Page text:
This is the second of 10 profiles provided by the North Carolina Technology Association highlighting its newest Beacon Award category, Ten Startups to Watch. The companies will be recognized during the organization’s November 6th NC Technology Awards Gala. 

By Ann Revell-Pechar
Tapity is a three-year-old firm driven by design excellence. As a matter of fact, founder Jeremy Olson considers design an obsession. 
As a developer of apps for the App Store, Tapity has received many accolades from the design-fixated Apple community.  For example, the first product, Grades, helps students succeed in all their classes—and won an Apple Design Award. The next product was an offline translation app called Languages; it received the Best of 2012 award from Apple in the Intuitive Touch category. And Tapity recently released a product to help professionals with time-allocation called Hours, which was the #1 best selling business app in the store when it was first released. 
Olson points out that two of the three products have outsold Angry Birds—and selling at up to five times the price. “We stood out, and then became the #1 business app,” he says. “Our success is not just about features, but how we solve human problems—whether for students dealing with an overload of work, travelers looking to communicate more effectively, or professionals remembering to record their hours. We’re not just about the technology, but about solving the human problem.” 

A Student: of the App Store 

Olson says he’s always been a student of the App Store, and has spent years studying what elements make for a great app. 
“Marketing an app is a huge element of the success of the app,” he notes. He’s learned so much that he’s decided to share his secrets. Jeremy co-authored The App Design Handbook, which was released last year, and just recently released an online video course to teach the non-technical aspects of making an app successful. 
“We’ll address everything from concept validation to design and marketing. It is be geared to helping entrepreneurs succeed,” he says. 
The firm spends a fair portion of its time on client work, keeping that same focus on creating products that are beautifully designed and simple—with clear, clean design that doesn’t get in the way of the product objectives. 

Money and Challenges 

Some entrepreneurs would put money and challenges in the same bucket. Not Tapity. Olson has bootstrapped from the get-go, and while Tapity is doing just fine, Olson says: “We are not opposed to outside money to help fuel growth; we have just been so focused on our business that spending a lot of time to try to raise capital seems like a distraction.”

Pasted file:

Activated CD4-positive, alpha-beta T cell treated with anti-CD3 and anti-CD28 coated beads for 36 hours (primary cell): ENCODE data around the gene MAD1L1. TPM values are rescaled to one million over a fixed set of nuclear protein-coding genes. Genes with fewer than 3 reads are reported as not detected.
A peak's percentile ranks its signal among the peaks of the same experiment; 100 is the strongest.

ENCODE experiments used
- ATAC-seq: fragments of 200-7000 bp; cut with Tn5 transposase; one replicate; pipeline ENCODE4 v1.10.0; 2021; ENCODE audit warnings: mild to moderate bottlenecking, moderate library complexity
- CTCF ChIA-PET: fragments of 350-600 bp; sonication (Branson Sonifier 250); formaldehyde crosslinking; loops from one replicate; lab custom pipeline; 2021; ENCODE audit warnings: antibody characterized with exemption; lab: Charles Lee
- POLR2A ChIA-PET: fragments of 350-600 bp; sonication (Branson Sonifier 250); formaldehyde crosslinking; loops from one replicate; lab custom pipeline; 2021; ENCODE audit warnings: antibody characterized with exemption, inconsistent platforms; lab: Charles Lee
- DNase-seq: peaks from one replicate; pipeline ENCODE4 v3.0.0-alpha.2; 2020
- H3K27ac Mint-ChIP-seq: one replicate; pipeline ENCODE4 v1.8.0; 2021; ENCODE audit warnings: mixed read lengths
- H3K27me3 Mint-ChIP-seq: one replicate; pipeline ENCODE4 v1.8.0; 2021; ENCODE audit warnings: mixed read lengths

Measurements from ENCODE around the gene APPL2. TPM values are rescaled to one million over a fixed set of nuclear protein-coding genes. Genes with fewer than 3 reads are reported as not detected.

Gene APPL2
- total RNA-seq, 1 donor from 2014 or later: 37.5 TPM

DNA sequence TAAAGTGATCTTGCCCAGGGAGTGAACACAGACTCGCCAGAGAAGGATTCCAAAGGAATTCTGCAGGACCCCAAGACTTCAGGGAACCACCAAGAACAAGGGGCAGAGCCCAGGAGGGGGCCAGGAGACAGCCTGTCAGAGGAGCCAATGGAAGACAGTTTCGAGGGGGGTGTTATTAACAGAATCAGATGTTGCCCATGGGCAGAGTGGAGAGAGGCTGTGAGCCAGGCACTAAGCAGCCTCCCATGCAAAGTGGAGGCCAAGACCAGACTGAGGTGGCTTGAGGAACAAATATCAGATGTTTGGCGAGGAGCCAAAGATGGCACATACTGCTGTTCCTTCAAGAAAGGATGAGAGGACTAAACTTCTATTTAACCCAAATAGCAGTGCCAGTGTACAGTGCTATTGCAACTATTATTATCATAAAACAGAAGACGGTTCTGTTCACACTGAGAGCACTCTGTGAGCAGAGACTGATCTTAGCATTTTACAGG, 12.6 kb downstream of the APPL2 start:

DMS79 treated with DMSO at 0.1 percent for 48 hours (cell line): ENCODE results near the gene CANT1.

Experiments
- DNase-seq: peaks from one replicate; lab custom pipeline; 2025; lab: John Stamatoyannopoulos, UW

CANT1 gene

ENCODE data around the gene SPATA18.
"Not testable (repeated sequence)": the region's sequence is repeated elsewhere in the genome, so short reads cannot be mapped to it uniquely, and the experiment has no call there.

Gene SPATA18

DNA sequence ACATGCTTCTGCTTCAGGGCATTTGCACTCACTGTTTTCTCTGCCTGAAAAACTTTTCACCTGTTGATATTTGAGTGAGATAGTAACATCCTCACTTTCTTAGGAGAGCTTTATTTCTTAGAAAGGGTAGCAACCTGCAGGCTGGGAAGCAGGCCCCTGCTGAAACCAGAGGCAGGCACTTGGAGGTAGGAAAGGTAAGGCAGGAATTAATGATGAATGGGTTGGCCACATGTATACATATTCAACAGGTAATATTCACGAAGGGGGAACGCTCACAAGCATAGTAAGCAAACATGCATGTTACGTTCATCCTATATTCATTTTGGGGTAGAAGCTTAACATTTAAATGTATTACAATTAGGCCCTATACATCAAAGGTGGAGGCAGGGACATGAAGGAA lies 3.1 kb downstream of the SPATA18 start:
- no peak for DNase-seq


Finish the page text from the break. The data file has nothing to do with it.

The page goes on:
But he does foresee challenges down the road, because people are buying fewer paid apps while downloading more and more free apps. 
“A big challenge in the next year,” he says, “will be to find business models that adapt appropriately.” 

Reigning in Charlotte 

Tapity is the only NCTA winner selected this year from the Charlotte area, but Olson hopes it’s blazing the trail for many more entries next year. Olson’s commitment to the region is palatable: “I love Charlotte as a place to live, but we also have tremendous support from community. I started the business while at UNC Charlotte, and when we got into the Ventureprise student incubator program, it provided a free space to work and access to the great leaders of Charlotte, thought leaders in Tech startups, and offered helpful advice about business from this supportive community.” 
When asked who should be sharing in the success of the company, it comes right back to family. 
“Of course my wife makes it easy to succeed, but I also have to thank my parents, for homeschooling me and my six siblings, and for encouraging me to pursue my interests. I began programming at the age of nine. So, at 24, I already have 15 years of experience.” 
His father, Todd Olson, has taken over as CEO, so the family connection stays critical. And it helps Jeremy to plan appropriately. Tapity already has plans to adapt Hours to numerous platforms, including the Web. 
This, he says, will prepare the company to focus on business applications and strategic SaaS partnerships. 
And for us Android users? 
Apps, coming soon.